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Animal Vocalizations

August 28, 2014

Many animal vocalizations are highly complex.

Transcript

BOB HIRSHON (host):

Orang family singapore zoo chem 7 flickr

Orangutan family at the Singapore Zoo. (chem7/Flickr)

Making sense of animal sounds. I’m Bob Hirshon and this is Science Update.

Human speech includes thousands of languages, with the power to express countless thoughts and emotions. Bird and mammal vocalizations are much simpler, but perhaps not as far from human speech as scientists once thought. Arik Kershenbaum is a researcher at the National Center for Mathematical and Biological Synthesis. He analyzed the vocalizations of seven chatty species, including finches, bats, pilot whales and orangutans and found they were surprisingly complex.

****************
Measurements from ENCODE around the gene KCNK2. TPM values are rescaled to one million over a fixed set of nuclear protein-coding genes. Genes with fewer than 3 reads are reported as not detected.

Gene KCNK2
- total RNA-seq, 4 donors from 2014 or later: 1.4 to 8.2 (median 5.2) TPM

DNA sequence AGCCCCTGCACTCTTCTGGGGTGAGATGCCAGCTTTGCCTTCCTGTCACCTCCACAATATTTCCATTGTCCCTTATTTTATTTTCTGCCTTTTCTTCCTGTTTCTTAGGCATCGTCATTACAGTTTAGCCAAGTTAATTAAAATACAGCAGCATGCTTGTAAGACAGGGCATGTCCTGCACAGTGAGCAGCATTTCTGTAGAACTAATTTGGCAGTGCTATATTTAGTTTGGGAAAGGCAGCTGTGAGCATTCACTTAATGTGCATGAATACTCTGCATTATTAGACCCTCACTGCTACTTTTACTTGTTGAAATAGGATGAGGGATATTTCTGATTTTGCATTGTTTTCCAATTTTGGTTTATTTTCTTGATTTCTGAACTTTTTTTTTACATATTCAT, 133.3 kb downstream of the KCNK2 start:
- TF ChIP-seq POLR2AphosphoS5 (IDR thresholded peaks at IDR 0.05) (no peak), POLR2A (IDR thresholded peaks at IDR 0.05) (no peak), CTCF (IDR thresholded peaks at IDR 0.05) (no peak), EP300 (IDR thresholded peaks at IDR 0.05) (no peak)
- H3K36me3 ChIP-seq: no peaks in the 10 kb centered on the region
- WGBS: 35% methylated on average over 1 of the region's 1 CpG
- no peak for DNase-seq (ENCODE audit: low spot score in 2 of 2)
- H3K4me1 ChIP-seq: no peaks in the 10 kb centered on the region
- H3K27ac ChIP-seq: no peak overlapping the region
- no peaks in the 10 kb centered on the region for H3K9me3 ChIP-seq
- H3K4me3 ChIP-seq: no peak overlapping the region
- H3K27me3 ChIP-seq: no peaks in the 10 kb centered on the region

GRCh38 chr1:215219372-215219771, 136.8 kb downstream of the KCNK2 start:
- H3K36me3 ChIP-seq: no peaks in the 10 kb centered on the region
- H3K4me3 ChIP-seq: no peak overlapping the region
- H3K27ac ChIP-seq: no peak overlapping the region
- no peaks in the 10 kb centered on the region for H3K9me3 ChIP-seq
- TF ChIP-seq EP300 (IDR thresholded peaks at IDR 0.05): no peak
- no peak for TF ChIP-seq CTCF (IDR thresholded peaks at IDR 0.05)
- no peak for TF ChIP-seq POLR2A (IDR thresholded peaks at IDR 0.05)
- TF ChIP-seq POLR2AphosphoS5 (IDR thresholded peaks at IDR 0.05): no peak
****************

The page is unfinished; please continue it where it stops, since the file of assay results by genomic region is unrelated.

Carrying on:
ARIK KERSHENBAUM (National Center for Mathematical and Biological Synthesis):

In fact, they were more consistent with a more complex statistical process that has more language-like characteristics. So our conclusions might make it easier to understand how language could have evolved in so short a time from its animal origins, which may not have been quite as simple as we thought they were.

HIRSHON:

He says the animal studies are helping researchers understand the evolution of human speech. I’m Bob Hirshon, for AAAS, the Science Society.